WASHINGTON (Dec. 6) — Early drafts of the report by the president’s debt-reduction commission contained some radical proposals to stem the tide of red ink in the federal government.
The so-called Simpson-Bowles group heard suggestions at the beginning of its seven-month study that relied on questionable ethics and misleading the public to reduce deficits.
“We should stop saying over and over that we’re leaving this tremendous financial obligation to our children and our grandchildren,” said co-chair Alan Simpson in one hearing. “If we stop mentioning it so much, maybe they won’t notice. They’re very young and distracted at that age, you know.”
Simpson floated the idea that children be bombarded from an early age with the notion that it is they who owe their parents a debt, not the other way around. When they grow up, the kids will be more than eager to have 70% of their income taxed just to pay interest to the Chinese holders of U.S. treasury bonds.
One of the former Wyoming senator’s aides detailed how the deception might be played out.
“As one example, we could tell them for every new level they achieve during a video game, they’d have the opportunity to earn credit toward a valuable prize,” explained the assistant. “This credit is earned performing piecework on electronics and appliances that need assembly. The factories of Shanghai will ship components to the U.S. and kids will learn early to work for virtually nothing to pay for their parents’ profligacy.”
The estimated $800 trillion this country will owe to China by 2030 could be chipped away five cents at a time until it is completely paid off around the time the Earth plunges into the sun, the aide predicted.
Social security and Medicare reductions have always been considered the “third rail” in American politics, with any officeholder who proposed such a thing likely to face a political death. But substantial reductions could be accomplished if such monthly entitlements were made by placing the elderly’s payments on the tracks of urban subway and light-rail transportation systems.
“Seal off one station and only let people over 65 come in,” one source suggested. “Then, just throw their cash out onto the tracks and let them collect as much as they can. Some will end up being able to afford basic health care, some will be crushed by trains, some will be electrocuted by the third rail. But the pool of recipients will be reduced, and money will be saved.”
“Most of them don’t understand direct deposit anyway,” he added.
Defense spending could be slashed by up to 25% if the Army stopped offering up its troops to appear in a mass martial arts pit stop on NBC’s hit reality show The Amazing Race, like happened in last year’s season finale. Over 300 troops stationed in South Korea spent an entire day filming a stunt in which Race contestants dodged among soldiers’ flying fists as they practiced their jiu jitsu moves for the cameras.
“Meanwhile, 20 miles down the road, just over the DMZ, Kim Il Jung is preparing a massive assault on the south,” said Erskine Bowles, White House chief of staff under President Clinton. “More innovative thinking about funding military operations might suggest we disband that battalion, take about 10% of its cost and pay NBC executives to include Kim and his son as a team on next season’s show.”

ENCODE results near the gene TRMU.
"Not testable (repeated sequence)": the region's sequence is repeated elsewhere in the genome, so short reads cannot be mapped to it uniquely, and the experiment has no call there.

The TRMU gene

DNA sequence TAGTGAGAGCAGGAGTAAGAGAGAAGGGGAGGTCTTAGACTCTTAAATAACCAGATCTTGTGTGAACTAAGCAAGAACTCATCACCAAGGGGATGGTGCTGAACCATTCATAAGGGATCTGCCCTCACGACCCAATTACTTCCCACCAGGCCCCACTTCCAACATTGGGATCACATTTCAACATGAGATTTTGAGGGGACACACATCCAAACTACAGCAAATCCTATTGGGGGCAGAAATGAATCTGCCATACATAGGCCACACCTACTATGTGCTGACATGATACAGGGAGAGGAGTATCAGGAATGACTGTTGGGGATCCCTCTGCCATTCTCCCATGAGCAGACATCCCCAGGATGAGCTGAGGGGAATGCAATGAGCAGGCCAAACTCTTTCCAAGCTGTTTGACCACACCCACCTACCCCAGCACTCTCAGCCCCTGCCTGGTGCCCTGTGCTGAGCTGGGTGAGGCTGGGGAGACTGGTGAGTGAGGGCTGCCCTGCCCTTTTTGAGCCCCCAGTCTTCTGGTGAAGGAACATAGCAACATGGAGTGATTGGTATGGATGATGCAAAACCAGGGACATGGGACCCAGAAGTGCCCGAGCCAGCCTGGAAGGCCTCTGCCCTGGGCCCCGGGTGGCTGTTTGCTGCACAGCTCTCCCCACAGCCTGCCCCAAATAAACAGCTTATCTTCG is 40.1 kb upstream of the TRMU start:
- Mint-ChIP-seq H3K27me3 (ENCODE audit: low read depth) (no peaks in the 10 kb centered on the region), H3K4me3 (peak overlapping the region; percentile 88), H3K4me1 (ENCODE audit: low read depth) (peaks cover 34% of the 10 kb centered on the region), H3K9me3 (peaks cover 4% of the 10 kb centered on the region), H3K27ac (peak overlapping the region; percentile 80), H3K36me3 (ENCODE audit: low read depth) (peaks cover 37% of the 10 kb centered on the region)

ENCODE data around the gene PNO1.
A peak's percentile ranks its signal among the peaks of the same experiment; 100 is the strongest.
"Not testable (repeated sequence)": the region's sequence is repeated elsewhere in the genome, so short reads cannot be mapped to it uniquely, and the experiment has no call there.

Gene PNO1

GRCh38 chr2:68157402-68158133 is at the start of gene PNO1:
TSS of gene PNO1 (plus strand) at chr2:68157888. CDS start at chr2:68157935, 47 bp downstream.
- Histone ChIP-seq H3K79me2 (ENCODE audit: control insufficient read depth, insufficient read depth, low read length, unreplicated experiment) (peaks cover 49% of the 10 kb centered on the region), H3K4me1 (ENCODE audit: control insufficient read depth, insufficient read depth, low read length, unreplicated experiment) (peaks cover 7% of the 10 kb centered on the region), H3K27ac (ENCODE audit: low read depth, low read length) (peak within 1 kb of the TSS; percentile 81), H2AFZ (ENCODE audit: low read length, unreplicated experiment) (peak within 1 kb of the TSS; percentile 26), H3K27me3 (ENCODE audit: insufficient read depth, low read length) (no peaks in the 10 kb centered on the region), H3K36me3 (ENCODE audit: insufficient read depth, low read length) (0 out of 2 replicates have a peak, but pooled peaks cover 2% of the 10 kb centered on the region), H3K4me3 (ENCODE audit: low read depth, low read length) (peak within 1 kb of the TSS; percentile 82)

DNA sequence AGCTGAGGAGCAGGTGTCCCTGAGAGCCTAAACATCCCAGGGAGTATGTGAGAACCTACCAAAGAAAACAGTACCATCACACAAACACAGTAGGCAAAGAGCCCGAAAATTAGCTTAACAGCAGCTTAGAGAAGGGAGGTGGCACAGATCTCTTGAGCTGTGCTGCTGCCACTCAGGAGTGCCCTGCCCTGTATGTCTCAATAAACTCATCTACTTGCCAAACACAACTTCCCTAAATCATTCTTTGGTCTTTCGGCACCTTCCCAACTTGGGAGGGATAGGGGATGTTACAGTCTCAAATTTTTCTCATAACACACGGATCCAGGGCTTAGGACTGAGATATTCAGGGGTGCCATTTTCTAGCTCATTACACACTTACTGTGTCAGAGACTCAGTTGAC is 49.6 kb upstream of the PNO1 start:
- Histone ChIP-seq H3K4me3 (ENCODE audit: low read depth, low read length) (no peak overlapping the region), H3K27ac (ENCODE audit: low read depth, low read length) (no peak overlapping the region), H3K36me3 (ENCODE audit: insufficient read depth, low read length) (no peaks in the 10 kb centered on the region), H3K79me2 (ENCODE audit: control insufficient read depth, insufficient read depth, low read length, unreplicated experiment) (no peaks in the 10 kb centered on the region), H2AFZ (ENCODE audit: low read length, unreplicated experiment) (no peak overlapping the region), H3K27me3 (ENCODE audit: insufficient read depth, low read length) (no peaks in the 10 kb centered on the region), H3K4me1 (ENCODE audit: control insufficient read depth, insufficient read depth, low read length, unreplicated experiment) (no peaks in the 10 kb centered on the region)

Other ideas that didn’t make the final cut were equally intriguing. The final draft released last week included a provision to cut the federal work force by 10%, but the original suggestion was to have all the workers stay on the payroll but simply do 10% less work. Commission member Andy Stern, a former labor union president, scuttled that idea as impractical, since in many cases it was impossible for government employees to do less work than they were already doing.
“The workforce is already being stretched to its capacity when it comes to loafing and goofing off,” Stern told fellow commissioners. “To ask them to do more would be asking them to take on an unfair burden.”
Alice Rivlin of the Brookings Institution wanted to “team up” some of the recommendations into joint efforts at cost reduction. A decrease in farm subsidies and in student loans could be combined into one program that trained college applicants to instead become migrant farmworkers.
“Do we really need so many students studying music and English?” she asked in one early session. “What if we could offer a major in Agriculture Collection with double minors in Bending Over and Getting Sweaty? Students could get training in the field, so to speak, and be ready to hire full-time upon graduation.”
In the end, few of these innovative proposals were adopted by the commission. Members admitted in their report that additional hard choices would have to be made by the next commission, scheduled to start work after the first of the year before its recommendations are completely ignored toward the end of 2011.
“Eventually, someone is going to have to admit we have to deal with the 800-pound gorilla in the room, which is that we are being held prisoner to our own selfish interests and our desire to spend incessantly,” said Bowles. “Hey, maybe we could get the gorilla to be the one to tell people they’re losing the home mortgage interest deduction. They might take it better when it’s coming from a giant ape. I’m going to write that one down. Where’s the suggestion box?”